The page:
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HERBIE RIDES AGAIN (director: Robert Stevenson; screenwriters: Bill Walsh/from the story by Gordon Buford; cinematographer: Frank Phillips; editor: Cotton Warburton; music: George Bruns; cast: Helen Hayes (Mrs. Steinmetz), Ken Berry (Willoughby Whitfield), Stefanie Powers (Nicole Harris), John McIntire (Mr. Judson), Keenan Wynn (Alonzo Hawk), Huntz Hall (judge), Richard X. Slattery (traffic commissioner), Raymond Bailey (lawyer), Dan Tobin (lawyer), Elaine Devry (secretary), Liam Dunn (doctor), Vito Scotti (taxi driver); Runtime: 88; MPAA Rating: PG-13; producer: Bill Walsh; Buena Vista; 1974)
“Plays like an ad for Volskwagen.”

Reviewed by Dennis Schwartz

Plays like an ad for Volskwagen. It’s the first sequel to Disney’s 1968 smash hit film The Love Bug. The Disney made comedy is about a Volkswagen Beetle with a mind of its own that acts to save the home of a feisty old lady being forced to leave her premises by the bullying of a greedy real estate developer. Director Robert Stevenson (“The Absent-Minded Professor”/”Mary Poppins”/”Jane Eyre”) bases it on the story by Gordon Buford. The script is written by producer Bill Walsh.

Meanie San Francisco tycoon developer Alonzo Hawk (Keenan Wynn) is dead set on putting up a skyscraper office building in downtown San Francisco, but is frustrated because a sweet old widow, Mrs. Steinmetz (Helen Hayes), who owns the ramshackle Victorian firehouse on the proposed lot won’t sell to him. Her late husband was a fire captain, who left her this quaint house.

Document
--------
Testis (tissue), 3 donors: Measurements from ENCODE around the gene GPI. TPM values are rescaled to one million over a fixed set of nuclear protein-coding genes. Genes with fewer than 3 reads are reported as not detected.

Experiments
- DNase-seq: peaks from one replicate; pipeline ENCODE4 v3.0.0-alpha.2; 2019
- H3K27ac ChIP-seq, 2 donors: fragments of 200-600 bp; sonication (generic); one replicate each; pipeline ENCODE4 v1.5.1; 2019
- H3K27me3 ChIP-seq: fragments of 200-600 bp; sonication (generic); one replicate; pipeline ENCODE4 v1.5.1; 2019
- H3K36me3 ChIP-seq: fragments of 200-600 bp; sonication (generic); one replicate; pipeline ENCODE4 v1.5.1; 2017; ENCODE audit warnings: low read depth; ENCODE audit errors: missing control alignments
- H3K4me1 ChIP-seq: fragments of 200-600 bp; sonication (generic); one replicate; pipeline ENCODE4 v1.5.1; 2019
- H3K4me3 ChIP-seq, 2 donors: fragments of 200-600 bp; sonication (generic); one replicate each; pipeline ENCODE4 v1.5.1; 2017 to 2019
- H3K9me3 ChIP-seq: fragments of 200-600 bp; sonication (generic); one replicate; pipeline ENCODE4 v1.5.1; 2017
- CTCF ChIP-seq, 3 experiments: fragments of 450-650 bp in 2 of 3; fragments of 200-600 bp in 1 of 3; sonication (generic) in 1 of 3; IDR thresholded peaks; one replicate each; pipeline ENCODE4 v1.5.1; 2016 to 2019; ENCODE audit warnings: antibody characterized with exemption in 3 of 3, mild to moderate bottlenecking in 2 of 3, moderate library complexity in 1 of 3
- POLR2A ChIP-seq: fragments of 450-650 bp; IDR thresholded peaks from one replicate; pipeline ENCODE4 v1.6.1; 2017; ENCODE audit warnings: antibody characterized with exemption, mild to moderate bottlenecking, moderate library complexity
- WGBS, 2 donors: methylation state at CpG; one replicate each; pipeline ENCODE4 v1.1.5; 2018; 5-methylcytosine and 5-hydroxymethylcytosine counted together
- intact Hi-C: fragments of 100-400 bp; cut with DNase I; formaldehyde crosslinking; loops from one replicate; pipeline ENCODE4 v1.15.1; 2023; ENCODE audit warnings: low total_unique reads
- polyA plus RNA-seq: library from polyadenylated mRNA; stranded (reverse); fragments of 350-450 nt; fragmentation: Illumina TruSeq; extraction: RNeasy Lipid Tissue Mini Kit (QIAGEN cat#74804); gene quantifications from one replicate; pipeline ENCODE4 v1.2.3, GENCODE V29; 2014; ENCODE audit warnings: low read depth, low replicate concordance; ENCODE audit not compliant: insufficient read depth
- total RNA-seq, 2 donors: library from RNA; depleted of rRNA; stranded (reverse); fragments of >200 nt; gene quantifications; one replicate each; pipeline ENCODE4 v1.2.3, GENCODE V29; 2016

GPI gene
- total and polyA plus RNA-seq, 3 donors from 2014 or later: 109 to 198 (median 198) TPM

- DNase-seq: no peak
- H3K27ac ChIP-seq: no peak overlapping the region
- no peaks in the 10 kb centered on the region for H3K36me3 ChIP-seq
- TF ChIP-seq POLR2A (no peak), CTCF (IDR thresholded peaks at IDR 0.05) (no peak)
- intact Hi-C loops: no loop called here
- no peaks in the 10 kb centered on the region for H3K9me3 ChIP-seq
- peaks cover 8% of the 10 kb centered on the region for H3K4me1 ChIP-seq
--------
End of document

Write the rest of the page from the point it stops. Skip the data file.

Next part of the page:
Hawk sends his guileless nitwit hayseed lawyer nephew, Willoughby Whitfield (Ken Berry), to talk Mrs Steinmetz into selling. But Willoughby encounters Mrs Steinmetz’s car, the intelligent Volkswagen named Herbie, a former racing car, and instead of persuading Mrs Steinmetz realizes uncle is not a nice man and also becomes attracted to Mrs Steinmetz’s great defender—her attractive airline stewardess niece Nicole Harris (Stefanie Powers). Thereby the battle ensues between Hawk, wishing to demolish the firehouse, and Herbie and the gang opposing him.

The comedy is derived from its nonsensical absurdities and the surreal images of the VW in action; there’s also a tepid romance between the nerdy Willoughby and the most appealing Nicole. This might be the best of the Herbie series, but that’s not saying much.


Dennis Schwartz: “Ozus’ World Movie Reviews”